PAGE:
Ian Evans’ business card says: adventurer, motivational speaker, business consultant. That first part is an understatement. Over the past two decades, in addition to his professional pursuits, Evans, 60, has climbed five of the world’s Seven Summits, run 10 marathons and cycled solo across Australia, around Iceland and to the Arctic Ocean. Yet it’s as good an attempt as any at summing up this life well-lived. Evans’ most recent expedition in 2015 saw him ski from the coast of Antarctica to the South Pole, putting him in an elite group of adventurers who have accomplished what many have called “the hardest expedition on earth.”
“I feel most alive when I am in the middle of nowhere. I feel more content and who I really am when I’m self-sufficient and away from the over-complexity of today’s urban lifestyle.”
While Evans is clearly not your typical baby boomer – a movie, Lunatic, was even made about his Antarctic adventure – his reasons for pushing himself will be familiar to many people nearing retirement: He needs a break from his busy city life. Instead of going to Florida or Palm Springs, though, he climbs mountains. “I feel most alive when I am in the middle of nowhere,” Evans explains. “I feel more content and who I really am when I’m self-sufficient and away from the over-complexity of today’s urban lifestyle.”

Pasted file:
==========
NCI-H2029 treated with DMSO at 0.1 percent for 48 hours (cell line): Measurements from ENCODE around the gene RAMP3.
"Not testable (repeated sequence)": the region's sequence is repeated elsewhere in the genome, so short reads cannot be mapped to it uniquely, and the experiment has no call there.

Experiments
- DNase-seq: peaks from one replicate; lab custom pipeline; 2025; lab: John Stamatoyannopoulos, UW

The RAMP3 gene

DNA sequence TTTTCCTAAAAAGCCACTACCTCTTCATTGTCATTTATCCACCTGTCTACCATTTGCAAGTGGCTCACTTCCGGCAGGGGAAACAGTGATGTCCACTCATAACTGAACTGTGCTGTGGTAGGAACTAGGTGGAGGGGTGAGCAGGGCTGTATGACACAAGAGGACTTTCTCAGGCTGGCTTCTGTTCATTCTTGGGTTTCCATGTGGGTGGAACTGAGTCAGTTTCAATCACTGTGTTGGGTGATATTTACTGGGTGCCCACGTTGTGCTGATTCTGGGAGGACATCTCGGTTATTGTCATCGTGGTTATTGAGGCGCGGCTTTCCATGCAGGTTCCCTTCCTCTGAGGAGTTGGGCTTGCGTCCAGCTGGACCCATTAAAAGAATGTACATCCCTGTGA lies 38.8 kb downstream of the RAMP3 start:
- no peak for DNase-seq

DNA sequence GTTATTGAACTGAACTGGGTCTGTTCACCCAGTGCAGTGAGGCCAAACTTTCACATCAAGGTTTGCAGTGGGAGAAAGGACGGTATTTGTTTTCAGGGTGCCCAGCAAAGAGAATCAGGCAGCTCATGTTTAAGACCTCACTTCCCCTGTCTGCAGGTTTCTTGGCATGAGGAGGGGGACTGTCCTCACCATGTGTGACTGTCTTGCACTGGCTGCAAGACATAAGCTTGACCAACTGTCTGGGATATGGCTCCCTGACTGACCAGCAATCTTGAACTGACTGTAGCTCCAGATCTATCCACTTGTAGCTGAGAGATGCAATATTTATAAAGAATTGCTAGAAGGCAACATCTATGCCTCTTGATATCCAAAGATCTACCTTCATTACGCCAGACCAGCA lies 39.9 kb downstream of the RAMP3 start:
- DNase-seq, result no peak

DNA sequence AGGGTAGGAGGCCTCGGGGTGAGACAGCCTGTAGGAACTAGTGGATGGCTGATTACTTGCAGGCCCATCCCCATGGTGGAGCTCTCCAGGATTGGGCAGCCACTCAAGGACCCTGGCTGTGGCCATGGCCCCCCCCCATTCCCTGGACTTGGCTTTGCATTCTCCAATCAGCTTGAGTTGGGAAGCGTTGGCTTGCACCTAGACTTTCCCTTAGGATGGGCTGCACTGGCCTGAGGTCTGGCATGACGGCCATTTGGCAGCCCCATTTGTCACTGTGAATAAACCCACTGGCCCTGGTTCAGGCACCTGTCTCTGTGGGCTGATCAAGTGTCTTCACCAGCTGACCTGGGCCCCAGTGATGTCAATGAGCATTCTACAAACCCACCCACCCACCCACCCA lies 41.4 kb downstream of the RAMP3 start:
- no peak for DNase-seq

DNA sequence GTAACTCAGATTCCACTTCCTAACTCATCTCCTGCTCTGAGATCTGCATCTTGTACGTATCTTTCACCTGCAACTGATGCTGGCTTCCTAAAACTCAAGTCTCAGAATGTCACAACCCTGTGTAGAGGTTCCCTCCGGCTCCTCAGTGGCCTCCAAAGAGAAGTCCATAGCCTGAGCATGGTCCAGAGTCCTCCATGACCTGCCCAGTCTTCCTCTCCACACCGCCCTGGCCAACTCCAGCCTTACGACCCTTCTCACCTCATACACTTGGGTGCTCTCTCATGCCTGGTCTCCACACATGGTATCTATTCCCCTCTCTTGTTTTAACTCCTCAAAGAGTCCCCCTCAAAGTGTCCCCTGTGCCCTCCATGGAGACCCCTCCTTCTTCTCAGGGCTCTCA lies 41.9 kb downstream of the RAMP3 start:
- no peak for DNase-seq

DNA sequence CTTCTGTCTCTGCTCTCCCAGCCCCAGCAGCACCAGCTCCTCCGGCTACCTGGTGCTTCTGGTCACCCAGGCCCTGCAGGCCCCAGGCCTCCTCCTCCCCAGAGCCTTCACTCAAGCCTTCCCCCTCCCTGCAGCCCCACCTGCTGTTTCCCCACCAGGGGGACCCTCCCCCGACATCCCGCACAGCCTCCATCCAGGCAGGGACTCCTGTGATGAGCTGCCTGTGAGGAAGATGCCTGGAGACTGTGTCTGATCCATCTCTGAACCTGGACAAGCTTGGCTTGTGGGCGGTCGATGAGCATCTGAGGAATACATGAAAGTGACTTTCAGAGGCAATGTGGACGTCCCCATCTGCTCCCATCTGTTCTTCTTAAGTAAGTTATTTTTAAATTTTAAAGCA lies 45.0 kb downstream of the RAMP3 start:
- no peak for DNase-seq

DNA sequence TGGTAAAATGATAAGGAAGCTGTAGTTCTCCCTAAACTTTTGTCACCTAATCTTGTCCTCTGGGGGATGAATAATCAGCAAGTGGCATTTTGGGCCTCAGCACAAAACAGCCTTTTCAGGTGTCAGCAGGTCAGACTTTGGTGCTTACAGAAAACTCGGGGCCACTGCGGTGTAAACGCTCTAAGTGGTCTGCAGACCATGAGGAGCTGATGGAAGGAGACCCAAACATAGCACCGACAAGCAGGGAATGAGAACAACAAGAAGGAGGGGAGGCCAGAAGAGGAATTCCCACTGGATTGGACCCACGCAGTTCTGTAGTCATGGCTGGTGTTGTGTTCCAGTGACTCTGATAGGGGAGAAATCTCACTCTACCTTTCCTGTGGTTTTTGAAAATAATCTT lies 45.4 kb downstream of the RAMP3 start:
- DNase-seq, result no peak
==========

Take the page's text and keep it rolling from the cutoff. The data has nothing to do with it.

The Elora, Ontario-based owner of Ian Evans & Associates Inc., a consulting firm specializing in the restructuring and refinancing of transportation companies, wasn’t always an adventurer. Two decades ago, Evans was CFO of CP Transport, which ended up going bankrupt. He tried to restructure and sell it, without any luck. He lost this job and his marriage ended, too, all in the space of 60 days. It was his “Armageddon moment,” he says. “I was 40 and suddenly I had nothing. No money, no family, no career. I had to start again.”
How did Evans recover? He sat down and wrote out what he was good at, what he wasn’t good at and what he wanted to do. “Then, I just went after it,” he says. He formed his own company, got his first client and then met his current wife a year later. While he had been on a few expeditions before, he also decided he wanted to travel more and push himself even further.
Evans, who gives regular motivational talks across Canada, says that anyone can push themselves – whether in business or in life – the way that he does. His first tip is to break seemingly complex tasks into individual parts. “When people see a company in trouble, they’re often overwhelmed and try to look at the big picture,” he says. “When I’m at base camp on a mountain, I never think about the summit or I’ll freak out. I break each problem down one at a time. I’ve nurtured and developed that skill.”
Another piece of advice Evans espouses is to learn to say yes more often. “If you think about stuff long enough, you can always find a reason to say no. I tend to make those decisions relatively quickly and then figure it out later, because if you stack up all the objections you’ll just psyche yourself out,” he says.
Ultimately, though, his main message is that anybody can do what he does. He doesn’t think he’s extraordinary, but “if you are determined enough, have the aptitude for it and just decide to take the first step, you never know what you can achieve.”